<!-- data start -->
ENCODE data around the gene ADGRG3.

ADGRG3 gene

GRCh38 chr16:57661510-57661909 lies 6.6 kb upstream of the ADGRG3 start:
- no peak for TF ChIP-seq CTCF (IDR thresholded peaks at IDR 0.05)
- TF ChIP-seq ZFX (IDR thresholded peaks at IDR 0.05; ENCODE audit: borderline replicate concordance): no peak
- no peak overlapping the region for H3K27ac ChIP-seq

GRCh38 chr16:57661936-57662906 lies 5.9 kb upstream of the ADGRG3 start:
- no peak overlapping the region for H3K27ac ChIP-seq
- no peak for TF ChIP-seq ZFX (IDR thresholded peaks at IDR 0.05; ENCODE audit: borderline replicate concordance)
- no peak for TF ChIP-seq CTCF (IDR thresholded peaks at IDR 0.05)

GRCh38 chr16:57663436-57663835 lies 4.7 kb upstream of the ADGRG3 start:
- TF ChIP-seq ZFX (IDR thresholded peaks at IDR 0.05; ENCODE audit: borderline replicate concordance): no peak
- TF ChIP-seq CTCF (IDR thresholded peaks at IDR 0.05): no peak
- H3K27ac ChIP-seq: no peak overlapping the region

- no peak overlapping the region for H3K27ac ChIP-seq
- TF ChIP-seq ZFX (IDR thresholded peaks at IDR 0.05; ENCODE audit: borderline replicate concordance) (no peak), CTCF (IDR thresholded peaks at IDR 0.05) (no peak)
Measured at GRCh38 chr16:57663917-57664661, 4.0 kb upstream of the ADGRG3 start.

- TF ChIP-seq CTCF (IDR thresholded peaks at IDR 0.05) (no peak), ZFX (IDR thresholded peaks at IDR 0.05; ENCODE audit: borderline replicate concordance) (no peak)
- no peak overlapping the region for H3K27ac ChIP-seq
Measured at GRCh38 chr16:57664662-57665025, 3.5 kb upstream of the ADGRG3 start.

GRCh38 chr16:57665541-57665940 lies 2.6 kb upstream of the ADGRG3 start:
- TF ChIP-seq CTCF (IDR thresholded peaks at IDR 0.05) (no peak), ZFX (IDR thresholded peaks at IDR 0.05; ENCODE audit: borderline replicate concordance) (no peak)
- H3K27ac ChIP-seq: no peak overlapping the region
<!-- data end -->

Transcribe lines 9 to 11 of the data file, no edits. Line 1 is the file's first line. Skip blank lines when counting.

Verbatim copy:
- no peak for TF ChIP-seq ZFX (IDR thresholded peaks at IDR 0.05; ENCODE audit: borderline replicate concordance)
- no peak for TF ChIP-seq CTCF (IDR thresholded peaks at IDR 0.05)

GRCh38 chr16:57663436-57663835 lies 4.7 kb upstream of the ADGRG3 start: